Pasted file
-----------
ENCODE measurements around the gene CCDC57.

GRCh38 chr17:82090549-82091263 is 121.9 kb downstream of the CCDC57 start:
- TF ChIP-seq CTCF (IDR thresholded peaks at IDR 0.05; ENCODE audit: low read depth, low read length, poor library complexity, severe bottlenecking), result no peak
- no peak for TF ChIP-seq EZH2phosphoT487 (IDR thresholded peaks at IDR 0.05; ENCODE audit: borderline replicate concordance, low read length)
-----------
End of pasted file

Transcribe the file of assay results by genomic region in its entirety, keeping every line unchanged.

ENCODE measurements around the gene CCDC57.

GRCh38 chr17:82090549-82091263 is 121.9 kb downstream of the CCDC57 start:
- TF ChIP-seq CTCF (IDR thresholded peaks at IDR 0.05; ENCODE audit: low read depth, low read length, poor library complexity, severe bottlenecking), result no peak
- no peak for TF ChIP-seq EZH2phosphoT487 (IDR thresholded peaks at IDR 0.05; ENCODE audit: borderline replicate concordance, low read length)